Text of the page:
The Somerville Switchboard

Operator Norma DouglasNorma Douglas has answered the City of Somerville's phones for 32 years.

I almost always do interviews for print articles in person. But this time, I decided to make an exception.
“City of Somerville, how may I help you?”
Norma Douglas has been a phone operator for the city for 32 years. She’s one of two people who answer the approximately 100,000 calls that come into the city’s main line annually. If you’ve ever dialed 617-625-6600 and asked for the operator, there’s a good chance you’ve spoken to her.

Tell us a bit about yourself and how you ended up at this job.
Well, that was a long time ago. I came for an interview and I started as a fill-in, so I was on a day-to-day basis, if they needed me I would come in, if they didn’t need me, I wouldn’t come in. I worked here and I worked down at the police station. A year later, or maybe two years later, I was made permanent.

What about this job appealed to you?
I like dealing with the people. I’ve always been working with the people on the phone—I used to have another job, I was a telephone operator. I like talking to people.

What does a typical call look like?
They call up and they ask for the extension, or if they don’t know where they want they ask, “Where can I get a birth certificate?” or “Can I talk to somebody about my taxes?” We can connect them to the certain different departments.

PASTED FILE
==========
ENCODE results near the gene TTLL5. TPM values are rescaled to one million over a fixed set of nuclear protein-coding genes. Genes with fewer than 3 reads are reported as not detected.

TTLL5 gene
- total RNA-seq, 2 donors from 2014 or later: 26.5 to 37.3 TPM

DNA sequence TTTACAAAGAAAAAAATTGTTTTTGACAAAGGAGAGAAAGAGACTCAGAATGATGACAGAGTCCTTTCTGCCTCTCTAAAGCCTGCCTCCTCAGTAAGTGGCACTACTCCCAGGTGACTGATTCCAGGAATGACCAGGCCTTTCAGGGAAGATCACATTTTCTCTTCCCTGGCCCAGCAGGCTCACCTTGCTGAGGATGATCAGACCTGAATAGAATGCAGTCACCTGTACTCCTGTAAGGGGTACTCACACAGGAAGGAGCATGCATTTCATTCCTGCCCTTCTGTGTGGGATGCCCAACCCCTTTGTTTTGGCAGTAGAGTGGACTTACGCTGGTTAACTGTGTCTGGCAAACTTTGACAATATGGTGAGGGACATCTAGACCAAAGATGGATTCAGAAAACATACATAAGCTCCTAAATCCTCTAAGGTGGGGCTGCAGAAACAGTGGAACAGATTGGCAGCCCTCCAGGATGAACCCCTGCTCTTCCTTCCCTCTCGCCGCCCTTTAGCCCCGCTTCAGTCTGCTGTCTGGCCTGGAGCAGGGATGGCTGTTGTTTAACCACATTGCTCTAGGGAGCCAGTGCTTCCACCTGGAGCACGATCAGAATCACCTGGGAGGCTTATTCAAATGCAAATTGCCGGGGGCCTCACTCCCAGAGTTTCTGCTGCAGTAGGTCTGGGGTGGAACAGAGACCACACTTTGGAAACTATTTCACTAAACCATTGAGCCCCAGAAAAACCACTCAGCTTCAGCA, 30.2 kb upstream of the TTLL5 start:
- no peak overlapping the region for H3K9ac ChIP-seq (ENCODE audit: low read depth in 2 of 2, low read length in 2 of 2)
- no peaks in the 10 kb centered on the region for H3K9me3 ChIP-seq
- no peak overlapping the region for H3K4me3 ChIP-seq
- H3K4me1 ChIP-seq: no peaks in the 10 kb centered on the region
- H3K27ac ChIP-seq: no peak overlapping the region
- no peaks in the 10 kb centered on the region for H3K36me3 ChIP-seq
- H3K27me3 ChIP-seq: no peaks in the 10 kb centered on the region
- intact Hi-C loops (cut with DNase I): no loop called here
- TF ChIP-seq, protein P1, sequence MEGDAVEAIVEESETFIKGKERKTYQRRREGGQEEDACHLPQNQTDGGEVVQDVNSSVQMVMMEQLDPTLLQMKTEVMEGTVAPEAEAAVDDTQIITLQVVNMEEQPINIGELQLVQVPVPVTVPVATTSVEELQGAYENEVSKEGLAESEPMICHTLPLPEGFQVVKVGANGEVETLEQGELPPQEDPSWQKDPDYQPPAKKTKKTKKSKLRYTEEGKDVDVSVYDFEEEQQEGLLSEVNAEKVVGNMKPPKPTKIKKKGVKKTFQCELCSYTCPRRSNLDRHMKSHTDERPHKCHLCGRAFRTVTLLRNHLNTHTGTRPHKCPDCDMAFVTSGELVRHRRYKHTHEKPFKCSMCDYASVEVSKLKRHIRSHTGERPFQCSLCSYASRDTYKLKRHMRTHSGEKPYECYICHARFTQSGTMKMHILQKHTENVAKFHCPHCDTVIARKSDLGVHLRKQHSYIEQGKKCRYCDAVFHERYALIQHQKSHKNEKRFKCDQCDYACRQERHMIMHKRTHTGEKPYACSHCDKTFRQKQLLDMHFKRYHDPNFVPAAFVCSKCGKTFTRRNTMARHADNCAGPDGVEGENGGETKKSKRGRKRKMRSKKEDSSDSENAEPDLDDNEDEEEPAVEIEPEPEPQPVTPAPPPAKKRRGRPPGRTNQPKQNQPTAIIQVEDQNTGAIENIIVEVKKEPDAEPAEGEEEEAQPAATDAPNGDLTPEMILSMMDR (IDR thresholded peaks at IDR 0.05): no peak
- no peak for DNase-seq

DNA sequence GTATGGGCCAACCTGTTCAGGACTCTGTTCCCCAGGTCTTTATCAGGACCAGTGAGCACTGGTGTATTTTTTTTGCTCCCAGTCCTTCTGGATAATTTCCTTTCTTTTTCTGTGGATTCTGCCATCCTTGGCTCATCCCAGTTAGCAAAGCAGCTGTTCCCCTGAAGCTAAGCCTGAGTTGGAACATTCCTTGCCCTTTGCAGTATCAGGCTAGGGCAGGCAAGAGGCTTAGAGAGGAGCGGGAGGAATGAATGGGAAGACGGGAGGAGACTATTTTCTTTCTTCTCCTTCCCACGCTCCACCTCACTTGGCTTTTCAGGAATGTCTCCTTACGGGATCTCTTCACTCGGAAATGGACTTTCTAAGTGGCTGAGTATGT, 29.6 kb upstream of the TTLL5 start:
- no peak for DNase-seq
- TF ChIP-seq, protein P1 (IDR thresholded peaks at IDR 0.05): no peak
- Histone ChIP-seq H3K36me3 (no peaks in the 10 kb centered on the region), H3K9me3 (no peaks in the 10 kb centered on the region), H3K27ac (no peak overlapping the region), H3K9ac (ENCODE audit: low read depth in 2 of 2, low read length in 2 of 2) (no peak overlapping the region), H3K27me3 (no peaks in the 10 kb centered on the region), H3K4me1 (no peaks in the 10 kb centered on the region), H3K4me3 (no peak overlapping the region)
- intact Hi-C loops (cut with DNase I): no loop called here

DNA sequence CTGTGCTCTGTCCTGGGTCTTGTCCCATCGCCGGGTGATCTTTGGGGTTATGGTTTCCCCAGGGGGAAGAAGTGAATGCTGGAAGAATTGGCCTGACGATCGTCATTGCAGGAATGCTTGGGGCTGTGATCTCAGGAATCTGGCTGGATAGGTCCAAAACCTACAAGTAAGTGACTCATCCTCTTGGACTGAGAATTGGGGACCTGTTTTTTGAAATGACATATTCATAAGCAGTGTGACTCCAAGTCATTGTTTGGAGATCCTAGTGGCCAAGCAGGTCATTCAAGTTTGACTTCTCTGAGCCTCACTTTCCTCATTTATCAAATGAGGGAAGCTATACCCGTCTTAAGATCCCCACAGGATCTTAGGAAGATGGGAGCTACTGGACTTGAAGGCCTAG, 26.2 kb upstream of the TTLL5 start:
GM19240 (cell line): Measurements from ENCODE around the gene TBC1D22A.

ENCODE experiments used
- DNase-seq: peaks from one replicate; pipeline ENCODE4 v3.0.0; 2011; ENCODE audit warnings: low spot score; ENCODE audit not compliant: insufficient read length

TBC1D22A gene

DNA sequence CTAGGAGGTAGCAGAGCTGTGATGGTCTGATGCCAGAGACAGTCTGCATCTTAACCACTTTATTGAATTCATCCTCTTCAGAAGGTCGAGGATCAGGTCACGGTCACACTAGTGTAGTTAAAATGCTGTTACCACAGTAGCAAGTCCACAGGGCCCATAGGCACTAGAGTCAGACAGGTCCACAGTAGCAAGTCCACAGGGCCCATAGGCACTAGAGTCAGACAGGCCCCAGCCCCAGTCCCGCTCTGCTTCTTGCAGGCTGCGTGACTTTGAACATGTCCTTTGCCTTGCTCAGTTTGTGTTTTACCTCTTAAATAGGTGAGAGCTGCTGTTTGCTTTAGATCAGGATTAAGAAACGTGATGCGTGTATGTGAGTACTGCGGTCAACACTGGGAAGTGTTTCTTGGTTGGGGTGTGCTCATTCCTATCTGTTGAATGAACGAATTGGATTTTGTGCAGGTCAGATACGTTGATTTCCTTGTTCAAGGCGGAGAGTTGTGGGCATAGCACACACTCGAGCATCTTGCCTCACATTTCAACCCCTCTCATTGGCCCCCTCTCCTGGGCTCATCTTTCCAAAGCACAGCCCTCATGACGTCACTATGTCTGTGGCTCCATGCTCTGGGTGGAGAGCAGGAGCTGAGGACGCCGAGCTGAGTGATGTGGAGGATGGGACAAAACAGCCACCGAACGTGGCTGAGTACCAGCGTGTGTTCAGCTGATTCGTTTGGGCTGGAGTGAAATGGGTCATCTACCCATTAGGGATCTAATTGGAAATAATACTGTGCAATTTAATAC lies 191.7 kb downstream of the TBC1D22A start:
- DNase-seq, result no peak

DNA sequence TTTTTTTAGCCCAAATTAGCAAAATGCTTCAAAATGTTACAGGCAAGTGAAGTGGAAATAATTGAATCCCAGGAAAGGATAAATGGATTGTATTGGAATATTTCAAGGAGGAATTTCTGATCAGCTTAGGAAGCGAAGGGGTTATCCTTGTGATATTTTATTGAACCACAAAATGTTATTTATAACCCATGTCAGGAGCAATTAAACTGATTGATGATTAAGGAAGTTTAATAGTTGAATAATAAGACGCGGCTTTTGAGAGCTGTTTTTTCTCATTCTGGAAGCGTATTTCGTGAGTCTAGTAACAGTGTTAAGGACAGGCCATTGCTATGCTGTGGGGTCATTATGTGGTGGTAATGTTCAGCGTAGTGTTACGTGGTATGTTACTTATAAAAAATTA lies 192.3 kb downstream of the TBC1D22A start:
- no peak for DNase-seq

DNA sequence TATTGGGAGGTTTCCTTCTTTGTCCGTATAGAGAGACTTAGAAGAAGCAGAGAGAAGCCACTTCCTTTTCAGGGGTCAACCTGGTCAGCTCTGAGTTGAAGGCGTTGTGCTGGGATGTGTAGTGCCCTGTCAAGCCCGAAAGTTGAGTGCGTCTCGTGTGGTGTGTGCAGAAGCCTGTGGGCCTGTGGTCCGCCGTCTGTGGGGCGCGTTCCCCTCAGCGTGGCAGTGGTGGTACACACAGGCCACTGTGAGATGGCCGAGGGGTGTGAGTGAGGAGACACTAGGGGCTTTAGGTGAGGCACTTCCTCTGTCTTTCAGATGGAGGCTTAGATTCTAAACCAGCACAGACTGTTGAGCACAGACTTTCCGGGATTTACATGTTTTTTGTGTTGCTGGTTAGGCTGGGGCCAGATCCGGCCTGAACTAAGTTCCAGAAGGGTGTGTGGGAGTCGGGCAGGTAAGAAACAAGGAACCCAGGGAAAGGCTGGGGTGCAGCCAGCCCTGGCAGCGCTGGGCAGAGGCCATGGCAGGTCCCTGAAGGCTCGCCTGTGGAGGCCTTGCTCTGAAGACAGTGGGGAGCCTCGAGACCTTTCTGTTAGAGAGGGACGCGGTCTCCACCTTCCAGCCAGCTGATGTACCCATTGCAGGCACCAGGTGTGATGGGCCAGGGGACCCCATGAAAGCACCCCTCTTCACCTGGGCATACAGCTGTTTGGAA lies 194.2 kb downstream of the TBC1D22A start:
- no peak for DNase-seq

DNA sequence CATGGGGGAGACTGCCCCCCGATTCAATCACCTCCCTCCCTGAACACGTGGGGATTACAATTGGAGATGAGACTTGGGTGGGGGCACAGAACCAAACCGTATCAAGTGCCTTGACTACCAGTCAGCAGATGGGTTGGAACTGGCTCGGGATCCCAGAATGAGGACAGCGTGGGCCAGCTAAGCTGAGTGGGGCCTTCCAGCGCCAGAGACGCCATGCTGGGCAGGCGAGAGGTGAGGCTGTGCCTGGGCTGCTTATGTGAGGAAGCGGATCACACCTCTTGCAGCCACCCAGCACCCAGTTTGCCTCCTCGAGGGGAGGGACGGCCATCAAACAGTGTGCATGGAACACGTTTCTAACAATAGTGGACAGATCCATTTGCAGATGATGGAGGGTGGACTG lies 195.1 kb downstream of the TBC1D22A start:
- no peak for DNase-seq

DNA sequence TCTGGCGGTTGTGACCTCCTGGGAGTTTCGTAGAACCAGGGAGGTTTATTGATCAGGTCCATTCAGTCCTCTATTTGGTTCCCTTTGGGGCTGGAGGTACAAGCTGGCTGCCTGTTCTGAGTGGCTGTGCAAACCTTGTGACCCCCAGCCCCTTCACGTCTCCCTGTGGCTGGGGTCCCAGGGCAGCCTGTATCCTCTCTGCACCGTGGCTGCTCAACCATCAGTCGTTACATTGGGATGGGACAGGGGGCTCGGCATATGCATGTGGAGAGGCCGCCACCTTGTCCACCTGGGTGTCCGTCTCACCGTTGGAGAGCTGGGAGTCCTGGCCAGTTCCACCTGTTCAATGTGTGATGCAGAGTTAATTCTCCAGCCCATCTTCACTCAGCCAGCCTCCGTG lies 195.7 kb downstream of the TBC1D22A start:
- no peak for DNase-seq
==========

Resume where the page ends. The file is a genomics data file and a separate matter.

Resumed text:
The most is the schools, and a lot of DPW calls. A lot of tax calls, birth certificates, we handle all those, put them in to the departments.

How have things at this job changed—or not changed—over the decades?
When I first started there were three of us here, because there was no automation and then automation came in and it went down to two of us.
Some people, like [the] elderly, they don’t know what they’re looking for. We try to figure out what they need and where we can connect them to get them the help that they need. And then the schools, the parents that are signing their children up for school, we give them the parent information center. When I first started, they didn’t have that. A lot of things have changed from when I first started here, because that was back in 1986, so a lot has changed. I’ve seen a lot of different people.

Thirty-two years is a long time to stay at a job. What has kept you here this long?
I like my job. I like the people that I work for, I enjoy what I do, helping people if they don’t know what they’re looking for. That’s really what kept me here. And I like the people I work with.
I like that I’m helping people. If they don’t know where they’re going, I’m able to help. If somebody calls up and they’re looking for something, they don’t know who to ask or who [can] help them, I try to see who I can get to help them. I do try to help people as much as I can.

Editor’s note: This interview has been edited and condensed for clarity and conciseness.

This story appears in the July/August print issue of Scout Somerville, which is available for free at more than 220 drop spots throughout Somerville (and just beyond its borders) or by subscription.

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